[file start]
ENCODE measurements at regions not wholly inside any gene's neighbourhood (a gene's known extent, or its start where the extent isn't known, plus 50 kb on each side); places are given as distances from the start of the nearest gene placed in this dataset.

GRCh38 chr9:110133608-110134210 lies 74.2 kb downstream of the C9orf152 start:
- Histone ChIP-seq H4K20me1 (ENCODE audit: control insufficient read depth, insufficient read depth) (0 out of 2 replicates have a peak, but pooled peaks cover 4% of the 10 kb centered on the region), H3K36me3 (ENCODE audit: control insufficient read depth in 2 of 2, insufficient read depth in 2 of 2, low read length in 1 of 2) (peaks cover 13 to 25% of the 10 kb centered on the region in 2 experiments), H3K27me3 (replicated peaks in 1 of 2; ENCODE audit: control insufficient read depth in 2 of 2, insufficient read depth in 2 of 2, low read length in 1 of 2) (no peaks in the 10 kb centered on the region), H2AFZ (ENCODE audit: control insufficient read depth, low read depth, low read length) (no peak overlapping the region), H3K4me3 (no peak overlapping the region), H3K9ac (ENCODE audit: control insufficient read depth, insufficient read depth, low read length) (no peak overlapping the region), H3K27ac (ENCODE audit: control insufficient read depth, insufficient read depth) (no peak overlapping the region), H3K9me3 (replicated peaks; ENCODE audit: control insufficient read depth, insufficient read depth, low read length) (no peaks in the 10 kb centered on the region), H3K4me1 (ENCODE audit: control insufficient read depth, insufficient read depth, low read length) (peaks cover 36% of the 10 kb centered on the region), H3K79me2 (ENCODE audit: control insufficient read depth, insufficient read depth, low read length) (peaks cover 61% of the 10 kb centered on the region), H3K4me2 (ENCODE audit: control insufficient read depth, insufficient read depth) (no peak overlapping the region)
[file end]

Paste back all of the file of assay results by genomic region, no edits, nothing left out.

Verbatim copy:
ENCODE measurements at regions not wholly inside any gene's neighbourhood (a gene's known extent, or its start where the extent isn't known, plus 50 kb on each side); places are given as distances from the start of the nearest gene placed in this dataset.

GRCh38 chr9:110133608-110134210 lies 74.2 kb downstream of the C9orf152 start:
- Histone ChIP-seq H4K20me1 (ENCODE audit: control insufficient read depth, insufficient read depth) (0 out of 2 replicates have a peak, but pooled peaks cover 4% of the 10 kb centered on the region), H3K36me3 (ENCODE audit: control insufficient read depth in 2 of 2, insufficient read depth in 2 of 2, low read length in 1 of 2) (peaks cover 13 to 25% of the 10 kb centered on the region in 2 experiments), H3K27me3 (replicated peaks in 1 of 2; ENCODE audit: control insufficient read depth in 2 of 2, insufficient read depth in 2 of 2, low read length in 1 of 2) (no peaks in the 10 kb centered on the region), H2AFZ (ENCODE audit: control insufficient read depth, low read depth, low read length) (no peak overlapping the region), H3K4me3 (no peak overlapping the region), H3K9ac (ENCODE audit: control insufficient read depth, insufficient read depth, low read length) (no peak overlapping the region), H3K27ac (ENCODE audit: control insufficient read depth, insufficient read depth) (no peak overlapping the region), H3K9me3 (replicated peaks; ENCODE audit: control insufficient read depth, insufficient read depth, low read length) (no peaks in the 10 kb centered on the region), H3K4me1 (ENCODE audit: control insufficient read depth, insufficient read depth, low read length) (peaks cover 36% of the 10 kb centered on the region), H3K79me2 (ENCODE audit: control insufficient read depth, insufficient read depth, low read length) (peaks cover 61% of the 10 kb centered on the region), H3K4me2 (ENCODE audit: control insufficient read depth, insufficient read depth) (no peak overlapping the region)